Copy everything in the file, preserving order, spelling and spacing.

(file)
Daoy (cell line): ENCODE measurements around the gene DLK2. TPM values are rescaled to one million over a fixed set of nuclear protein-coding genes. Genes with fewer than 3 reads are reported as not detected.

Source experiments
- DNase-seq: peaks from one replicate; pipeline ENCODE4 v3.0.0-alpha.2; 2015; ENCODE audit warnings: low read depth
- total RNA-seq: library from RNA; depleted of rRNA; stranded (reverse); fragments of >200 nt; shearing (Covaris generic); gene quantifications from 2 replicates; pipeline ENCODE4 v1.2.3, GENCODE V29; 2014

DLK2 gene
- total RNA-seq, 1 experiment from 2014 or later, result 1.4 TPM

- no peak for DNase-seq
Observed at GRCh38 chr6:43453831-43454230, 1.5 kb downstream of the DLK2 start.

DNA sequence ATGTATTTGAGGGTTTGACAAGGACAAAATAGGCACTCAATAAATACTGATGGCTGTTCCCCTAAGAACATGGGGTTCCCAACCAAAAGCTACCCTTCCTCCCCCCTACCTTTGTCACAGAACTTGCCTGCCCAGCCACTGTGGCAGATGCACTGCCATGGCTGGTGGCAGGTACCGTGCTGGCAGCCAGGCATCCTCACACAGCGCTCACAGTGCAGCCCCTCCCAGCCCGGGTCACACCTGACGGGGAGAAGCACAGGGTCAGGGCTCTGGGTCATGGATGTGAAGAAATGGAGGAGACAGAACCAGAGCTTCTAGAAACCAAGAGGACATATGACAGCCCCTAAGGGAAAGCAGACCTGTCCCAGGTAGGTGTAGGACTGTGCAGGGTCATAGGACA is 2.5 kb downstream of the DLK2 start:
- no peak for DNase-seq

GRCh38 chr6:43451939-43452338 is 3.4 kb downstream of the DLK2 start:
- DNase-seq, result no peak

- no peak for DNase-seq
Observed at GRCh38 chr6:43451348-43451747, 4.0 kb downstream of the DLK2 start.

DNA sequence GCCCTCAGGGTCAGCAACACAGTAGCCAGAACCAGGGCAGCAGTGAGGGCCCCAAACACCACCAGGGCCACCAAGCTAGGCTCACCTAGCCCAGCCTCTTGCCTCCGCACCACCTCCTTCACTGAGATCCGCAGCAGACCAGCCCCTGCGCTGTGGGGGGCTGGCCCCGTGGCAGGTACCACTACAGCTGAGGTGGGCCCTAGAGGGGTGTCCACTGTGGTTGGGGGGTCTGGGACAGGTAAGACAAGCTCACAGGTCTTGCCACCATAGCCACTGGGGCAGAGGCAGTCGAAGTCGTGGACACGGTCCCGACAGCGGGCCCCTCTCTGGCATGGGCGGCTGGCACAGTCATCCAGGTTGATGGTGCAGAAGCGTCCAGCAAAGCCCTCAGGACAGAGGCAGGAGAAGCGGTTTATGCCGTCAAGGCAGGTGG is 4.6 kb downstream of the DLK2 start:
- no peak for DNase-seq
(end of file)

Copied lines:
Daoy (cell line): ENCODE measurements around the gene DLK2. TPM values are rescaled to one million over a fixed set of nuclear protein-coding genes. Genes with fewer than 3 reads are reported as not detected.

Source experiments
- DNase-seq: peaks from one replicate; pipeline ENCODE4 v3.0.0-alpha.2; 2015; ENCODE audit warnings: low read depth
- total RNA-seq: library from RNA; depleted of rRNA; stranded (reverse); fragments of >200 nt; shearing (Covaris generic); gene quantifications from 2 replicates; pipeline ENCODE4 v1.2.3, GENCODE V29; 2014

DLK2 gene
- total RNA-seq, 1 experiment from 2014 or later, result 1.4 TPM

- no peak for DNase-seq
Observed at GRCh38 chr6:43453831-43454230, 1.5 kb downstream of the DLK2 start.

DNA sequence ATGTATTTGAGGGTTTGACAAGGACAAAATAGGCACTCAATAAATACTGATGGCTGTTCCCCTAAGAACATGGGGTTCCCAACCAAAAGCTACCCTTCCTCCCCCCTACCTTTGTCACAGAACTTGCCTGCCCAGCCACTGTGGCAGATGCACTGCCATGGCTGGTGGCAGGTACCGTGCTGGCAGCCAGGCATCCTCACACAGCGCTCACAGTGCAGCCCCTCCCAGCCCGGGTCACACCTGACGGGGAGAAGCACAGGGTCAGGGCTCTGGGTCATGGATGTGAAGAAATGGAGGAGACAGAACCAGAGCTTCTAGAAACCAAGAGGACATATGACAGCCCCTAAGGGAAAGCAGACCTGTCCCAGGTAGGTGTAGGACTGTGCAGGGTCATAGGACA is 2.5 kb downstream of the DLK2 start:
- no peak for DNase-seq

GRCh38 chr6:43451939-43452338 is 3.4 kb downstream of the DLK2 start:
- DNase-seq, result no peak

- no peak for DNase-seq
Observed at GRCh38 chr6:43451348-43451747, 4.0 kb downstream of the DLK2 start.

DNA sequence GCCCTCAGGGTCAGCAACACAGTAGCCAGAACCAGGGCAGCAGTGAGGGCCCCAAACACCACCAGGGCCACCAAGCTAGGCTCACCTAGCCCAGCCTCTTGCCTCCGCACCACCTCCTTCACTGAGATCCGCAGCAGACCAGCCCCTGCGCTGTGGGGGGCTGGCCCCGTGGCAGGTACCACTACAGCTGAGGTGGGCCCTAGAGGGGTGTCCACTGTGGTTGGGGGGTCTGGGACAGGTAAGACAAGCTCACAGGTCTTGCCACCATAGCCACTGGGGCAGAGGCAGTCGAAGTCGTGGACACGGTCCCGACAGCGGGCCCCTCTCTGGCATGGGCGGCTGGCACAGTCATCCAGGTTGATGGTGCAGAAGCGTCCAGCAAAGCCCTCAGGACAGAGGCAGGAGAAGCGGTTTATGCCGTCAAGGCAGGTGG is 4.6 kb downstream of the DLK2 start:
- no peak for DNase-seq